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Fishing in Falluja

By Wade Sayer

The beach was soft and sandy. The white sand seemed very clean this day and the breeze was blowing off shore. The shallow waters were particularly green and quiet. Further out, the deeper blue waters had white caps blowing sideways. Tom carried his rod and a bag he used for fishing with his lures and leaders, extra line and a netted bag just in case he would catch something today. The continuing dream of a fishermen: ‘Today I’ll catch a big one, a keeper.”

He parked in the lot across from the beach, recognizing three or four of the cars that were already there: Mark’s big green pick up, Pat’s red panel truck and Victor’s silver Honda. His friends were already down at the water’s edge casting out into the deeper blue water of the bay. There was a sandy path over the dune, and steps leading down to the beach. Tom walked down to the shallow water. He took off his shoes and rolled up his pants’ legs. He tried putting his toes in the water first. It wasn’t too bad. In fact, it was reasonably warm. He tried a little farther, up to his shins. It felt nice. He waved to Pat and Victor down the beach and went back to his bag and rod. Stripers were supposed to like warm water better than cold. In fact, they would migrate south in the fall as the water temperature grew colder. If there were any fish, they would probably stay near the surface. The deeper water would be colder. So, he chose a lure that would stay at or near the surface; a ‘popper’ that would jump and splash like bait fish do. Always try to think like a fish, he told himself, and he secured the lure to the line.

His first cast was not very good. Something was stuck on the reel. He reeled his lure back. Probably just some sticky salt from the last time he had been fishing. He leaned back with his rod behind him, and then pivoted like a football quarterback, and snapped his wrist forward to the water. The lure sailed high, high and out to the deep blue water with the white caps. That’s more like it, he thought. He retrieved the lure by reeling slowly and pulling the line to one side or the other. He could see the lure jumping on the water surface, forty, fifty yards out. He reeled at a constant speed so those stripers would believe his lure was a tasty treat. As he reeled he enjoyed the sun’s light on his back. A bad day fishing is better than a good day doing anything else, he remembered the bumper sticker.

He cast again, and again, and again, reeling in and doing his very best imitation of a bait fish. Popping. Jumping. Hopping side to side. He thought he might have had a nibble, but his lure came back with a clump of seaweed instead. After fifteen minutes, he grabbed his rod and his bag and walked down the beach towards the big rock jetty. Sometimes fish liked to hang out around the rocks, because little fish liked to hide in the rocks.

He walked past Victor and Pat, “how’re they biting?’

“Nothing here,” called Pat. “Maybe further out in the deep water.”

“I’m gonna try the jetty,” Tom said.

He walked out onto the rocks on the jetty as far as the rocks were flat. He didn’t want to try his luck too much. The sun was beating down and everything was getting hot.

He turned to face the sun for a moment. He felt odd. Something was happening. He heard the noise. It was a crashing mechanical noise, but it was the noise of many machines spread out in the sand. When he turned again, the water had gone. He was atop a group of rocks, with sand in all directions. It was brown sand with pebbles and stones in it. Where did the beach go? He looked for Pat and Victor. There was a sand colored Humvee a hundred yards away.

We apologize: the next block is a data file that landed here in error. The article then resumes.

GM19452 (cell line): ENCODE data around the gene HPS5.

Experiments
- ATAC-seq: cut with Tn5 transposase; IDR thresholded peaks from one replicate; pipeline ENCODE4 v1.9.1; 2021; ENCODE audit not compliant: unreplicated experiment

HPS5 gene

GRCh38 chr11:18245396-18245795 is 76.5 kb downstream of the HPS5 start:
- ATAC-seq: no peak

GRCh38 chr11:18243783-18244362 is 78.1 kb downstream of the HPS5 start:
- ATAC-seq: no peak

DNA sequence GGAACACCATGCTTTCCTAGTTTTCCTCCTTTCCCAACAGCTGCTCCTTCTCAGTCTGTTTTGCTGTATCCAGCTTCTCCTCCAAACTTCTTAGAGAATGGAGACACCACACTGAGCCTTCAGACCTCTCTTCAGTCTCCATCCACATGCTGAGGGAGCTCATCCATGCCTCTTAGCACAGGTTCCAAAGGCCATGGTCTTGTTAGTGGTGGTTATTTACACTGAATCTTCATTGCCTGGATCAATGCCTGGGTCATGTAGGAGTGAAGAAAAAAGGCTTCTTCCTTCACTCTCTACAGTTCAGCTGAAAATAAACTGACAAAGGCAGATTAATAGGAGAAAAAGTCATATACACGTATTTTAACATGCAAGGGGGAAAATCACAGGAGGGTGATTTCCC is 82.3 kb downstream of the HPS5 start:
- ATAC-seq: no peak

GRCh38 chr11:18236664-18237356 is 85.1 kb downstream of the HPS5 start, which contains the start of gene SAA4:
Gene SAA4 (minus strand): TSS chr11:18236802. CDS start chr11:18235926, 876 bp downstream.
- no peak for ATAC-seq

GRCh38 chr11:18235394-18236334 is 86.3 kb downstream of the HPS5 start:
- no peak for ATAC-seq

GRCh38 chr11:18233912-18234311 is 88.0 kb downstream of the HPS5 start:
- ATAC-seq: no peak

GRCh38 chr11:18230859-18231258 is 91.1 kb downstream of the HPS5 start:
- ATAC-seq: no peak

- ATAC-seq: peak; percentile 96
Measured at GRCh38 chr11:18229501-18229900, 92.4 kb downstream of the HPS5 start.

The noise grew louder and seemed nearer. A scout vehicle appeared at the top of the sand dune, and a chopper flying low came over as well. This was crazy. In seconds, a dozen tracked personnel carriers and Humvees crested the dune and moved forward. A second dozen were right behind. Tom looked for his fishing rod but it was gone. His M-16 was in his hand, his helmet and flak vest were on and he was responsible for guiding the armored vehicles toward the city’s walls. He waved them forward with parallel hands pointed at the minarets and the crumbled remains of the ancient city. Twenty tanks reached the dune and spread out across the crest.

The sun was hotter by the moment. It seemed to be getting bigger. It turned from bright yellow to an ash-orange color, and then it seemed to expand and grow a pillar beneath. It looked like a mushroom cloud, although Tom had never seen an atomic weapon in use, he knew that’s what it was. He just knew. They, the army on the sand, were waiting for the shock wave. It was coming. The war had changed. Tom slumped to the ground and hid behind a boulder. He didn’t want to be destroyed by the blast.

“Tom, Tom,” someone called. He was hunched beneath his bed. “Tom. You’re having a dream.”

This was no regular nightmare. It was as real as could be. He was back in Iraq. He was fishing in the Bay. His friends wanted to help but they couldn’t. They couldn’t get to him. Not in time.

“Tom, you’re okay. You’re home.”

His mother tried to pull him from the floor.

His dad watched and shook his head. He had cried too many times with his son.

“Goddamned war,” was all he said.

Wade Sayer is a Vietnam Veteran. He has recently completed his third novel, titled The Marys. He learned Vietnamese language skills at the Defense Language Institute in California, and served with the 101st Airborne Division from 1967 through 1968. His novel details some events that happened that year, or at least might have happened. He has helped veterans on Cape Cod, where he lives with his wife, to write about their experiences during or after their service.

 

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